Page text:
If you look at the last 30 years there have been many “black swan” events. At each point, some people chose to sit out of the market for fear. The following chart shows that short term news stories make a negligible impact on the long term. In fact, if you look at these times there is often a period of accelerated growth as a result of the stimulus measures introduced to address any drop in demand.

While we are not experts at dealing with viral pandemics, we spend a lot of time dissecting the news to understand how it might impact our clients. The information we have provided here is a summary of information that we have received from credible news stories. From the reports that we have read, this Covid-19 virus is not here to stay and is not likely to cause catastrophic loss of life, provided it is handled rationally. Our governments efforts are focussed heavily on minimising spread to reduce the case load on the hospital system, and we believe that this is a practical and logical approach. It may even be that State or Federal Governments ask Australian’s to go into lockdown for a short period of time to help contain the spread of the virus.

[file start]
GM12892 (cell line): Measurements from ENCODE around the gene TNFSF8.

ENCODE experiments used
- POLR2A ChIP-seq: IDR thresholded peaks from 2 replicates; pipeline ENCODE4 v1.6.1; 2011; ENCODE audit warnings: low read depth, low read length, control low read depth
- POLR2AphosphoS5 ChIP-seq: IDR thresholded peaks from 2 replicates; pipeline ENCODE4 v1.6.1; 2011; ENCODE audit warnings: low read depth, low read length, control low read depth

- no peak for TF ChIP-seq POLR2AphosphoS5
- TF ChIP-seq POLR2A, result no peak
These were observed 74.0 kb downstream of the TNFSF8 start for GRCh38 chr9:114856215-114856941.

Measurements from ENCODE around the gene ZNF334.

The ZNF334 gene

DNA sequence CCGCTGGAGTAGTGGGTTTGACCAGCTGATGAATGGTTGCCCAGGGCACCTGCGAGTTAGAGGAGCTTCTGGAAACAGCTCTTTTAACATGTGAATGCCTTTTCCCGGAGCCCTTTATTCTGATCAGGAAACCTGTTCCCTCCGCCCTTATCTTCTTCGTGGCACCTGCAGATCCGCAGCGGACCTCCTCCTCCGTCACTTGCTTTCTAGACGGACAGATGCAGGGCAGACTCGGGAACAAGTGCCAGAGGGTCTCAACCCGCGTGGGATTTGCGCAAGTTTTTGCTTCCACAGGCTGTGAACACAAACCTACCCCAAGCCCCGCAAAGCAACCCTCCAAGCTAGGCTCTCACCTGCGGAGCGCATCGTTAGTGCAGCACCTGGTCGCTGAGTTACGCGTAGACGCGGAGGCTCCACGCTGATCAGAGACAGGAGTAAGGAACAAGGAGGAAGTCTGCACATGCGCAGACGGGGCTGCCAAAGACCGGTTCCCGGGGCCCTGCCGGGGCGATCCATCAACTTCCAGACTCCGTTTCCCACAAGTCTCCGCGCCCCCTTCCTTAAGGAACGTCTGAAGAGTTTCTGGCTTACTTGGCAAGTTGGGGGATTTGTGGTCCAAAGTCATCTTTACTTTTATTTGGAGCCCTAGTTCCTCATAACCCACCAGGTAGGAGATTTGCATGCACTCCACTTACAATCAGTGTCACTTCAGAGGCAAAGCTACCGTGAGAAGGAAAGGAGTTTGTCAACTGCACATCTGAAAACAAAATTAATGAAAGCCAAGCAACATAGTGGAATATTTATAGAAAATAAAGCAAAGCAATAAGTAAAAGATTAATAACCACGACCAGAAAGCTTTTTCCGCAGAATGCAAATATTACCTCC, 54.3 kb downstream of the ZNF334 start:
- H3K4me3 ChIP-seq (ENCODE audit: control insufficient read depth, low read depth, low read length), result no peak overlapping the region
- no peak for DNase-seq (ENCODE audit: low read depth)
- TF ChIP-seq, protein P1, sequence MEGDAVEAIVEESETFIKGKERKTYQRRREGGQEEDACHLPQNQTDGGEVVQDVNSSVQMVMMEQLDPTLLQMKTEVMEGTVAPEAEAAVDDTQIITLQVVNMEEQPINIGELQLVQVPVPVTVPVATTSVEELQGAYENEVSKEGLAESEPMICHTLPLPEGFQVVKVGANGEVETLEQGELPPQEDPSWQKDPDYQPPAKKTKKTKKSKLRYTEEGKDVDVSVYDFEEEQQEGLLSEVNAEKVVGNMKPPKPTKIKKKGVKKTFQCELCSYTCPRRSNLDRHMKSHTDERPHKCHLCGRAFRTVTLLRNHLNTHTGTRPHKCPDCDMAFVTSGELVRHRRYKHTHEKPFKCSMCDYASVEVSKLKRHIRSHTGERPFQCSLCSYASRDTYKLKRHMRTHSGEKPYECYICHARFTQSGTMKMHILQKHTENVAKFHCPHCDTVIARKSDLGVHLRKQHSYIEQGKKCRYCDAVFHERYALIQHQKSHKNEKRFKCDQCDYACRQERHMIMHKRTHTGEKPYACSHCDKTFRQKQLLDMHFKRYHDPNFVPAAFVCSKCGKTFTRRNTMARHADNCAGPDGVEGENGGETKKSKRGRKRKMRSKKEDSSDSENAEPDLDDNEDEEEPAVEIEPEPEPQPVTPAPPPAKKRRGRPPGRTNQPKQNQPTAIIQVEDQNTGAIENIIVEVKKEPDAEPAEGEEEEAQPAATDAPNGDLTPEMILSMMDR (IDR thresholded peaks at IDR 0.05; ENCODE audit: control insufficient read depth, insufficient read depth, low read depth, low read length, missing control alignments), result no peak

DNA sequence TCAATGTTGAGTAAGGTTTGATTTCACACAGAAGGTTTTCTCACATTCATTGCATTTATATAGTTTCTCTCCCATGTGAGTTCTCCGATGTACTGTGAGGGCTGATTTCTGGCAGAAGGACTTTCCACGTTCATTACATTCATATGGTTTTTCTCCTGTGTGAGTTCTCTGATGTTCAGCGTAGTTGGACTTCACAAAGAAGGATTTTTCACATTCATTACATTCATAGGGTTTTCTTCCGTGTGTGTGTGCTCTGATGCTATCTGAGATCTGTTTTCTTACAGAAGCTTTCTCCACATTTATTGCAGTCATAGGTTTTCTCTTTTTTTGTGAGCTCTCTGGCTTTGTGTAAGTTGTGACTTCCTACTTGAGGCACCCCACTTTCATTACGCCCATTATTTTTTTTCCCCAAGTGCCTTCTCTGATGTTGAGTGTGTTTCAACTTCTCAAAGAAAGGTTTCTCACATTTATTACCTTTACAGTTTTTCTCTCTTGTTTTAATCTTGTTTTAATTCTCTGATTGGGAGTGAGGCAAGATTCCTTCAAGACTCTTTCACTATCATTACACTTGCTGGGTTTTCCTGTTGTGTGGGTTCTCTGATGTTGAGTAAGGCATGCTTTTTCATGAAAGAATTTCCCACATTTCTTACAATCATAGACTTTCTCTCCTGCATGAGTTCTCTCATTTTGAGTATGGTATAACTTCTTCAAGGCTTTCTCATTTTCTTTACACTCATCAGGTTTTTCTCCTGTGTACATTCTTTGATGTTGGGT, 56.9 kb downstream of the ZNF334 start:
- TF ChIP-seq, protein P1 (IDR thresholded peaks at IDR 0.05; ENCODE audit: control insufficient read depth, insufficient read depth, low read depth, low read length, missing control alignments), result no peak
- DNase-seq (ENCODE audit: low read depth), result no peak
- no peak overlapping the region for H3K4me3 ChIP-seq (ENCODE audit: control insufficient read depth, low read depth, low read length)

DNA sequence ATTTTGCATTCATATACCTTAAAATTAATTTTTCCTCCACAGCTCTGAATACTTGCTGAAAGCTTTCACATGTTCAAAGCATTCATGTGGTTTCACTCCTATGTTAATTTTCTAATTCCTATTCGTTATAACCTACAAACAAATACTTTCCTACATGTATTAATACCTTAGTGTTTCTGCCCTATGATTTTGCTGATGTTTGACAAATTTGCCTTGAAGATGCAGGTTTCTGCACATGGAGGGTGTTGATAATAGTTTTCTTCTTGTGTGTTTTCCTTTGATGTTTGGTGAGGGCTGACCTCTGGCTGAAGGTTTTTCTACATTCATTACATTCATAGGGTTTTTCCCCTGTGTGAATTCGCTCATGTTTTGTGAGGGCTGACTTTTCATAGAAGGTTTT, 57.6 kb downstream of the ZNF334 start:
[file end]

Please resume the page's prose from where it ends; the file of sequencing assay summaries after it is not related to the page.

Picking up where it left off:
The key thing to remember is that we will come out the other side of this situation. When we do, we will benefit from record financial and monetary stimulus in the Australian economy and history shows that this type of stimulus often boosts house prices in the medium term. Notwithstanding that we are likely to see lower immigration for the short term, we expect immigration demand to return once the global spread of the virus has been contained and border movement returns to normal.

We will aim to continue sharing relevant information as it becomes available to us, but most importantly we recommend that you help to limit the spread of the virus to avoid unnecessary impacts on the more vulnerable Australians, and that you stay happy. One day we will hopefully be able to laugh about the time that we weren’t allowed to shake hands with our friends 😊

 

Disclaimer: The content within this article is subjective and is based on the educated opinion and information obtained by OpenCorp professionals. No claim is made to the accuracy of the content provided. Property investing decisions made are at the sole discretion of the client. Information, data and advice supplied within this article should be used as a guide only.